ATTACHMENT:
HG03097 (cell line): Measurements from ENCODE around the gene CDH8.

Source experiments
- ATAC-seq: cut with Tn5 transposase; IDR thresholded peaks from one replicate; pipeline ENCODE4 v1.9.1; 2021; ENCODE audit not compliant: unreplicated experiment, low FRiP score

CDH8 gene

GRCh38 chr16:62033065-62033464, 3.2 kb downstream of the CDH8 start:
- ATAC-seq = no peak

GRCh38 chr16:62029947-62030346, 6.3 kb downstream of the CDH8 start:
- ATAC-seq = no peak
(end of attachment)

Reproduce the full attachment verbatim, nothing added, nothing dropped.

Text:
HG03097 (cell line): Measurements from ENCODE around the gene CDH8.

Source experiments
- ATAC-seq: cut with Tn5 transposase; IDR thresholded peaks from one replicate; pipeline ENCODE4 v1.9.1; 2021; ENCODE audit not compliant: unreplicated experiment, low FRiP score

CDH8 gene

GRCh38 chr16:62033065-62033464, 3.2 kb downstream of the CDH8 start:
- ATAC-seq = no peak

GRCh38 chr16:62029947-62030346, 6.3 kb downstream of the CDH8 start:
- ATAC-seq = no peak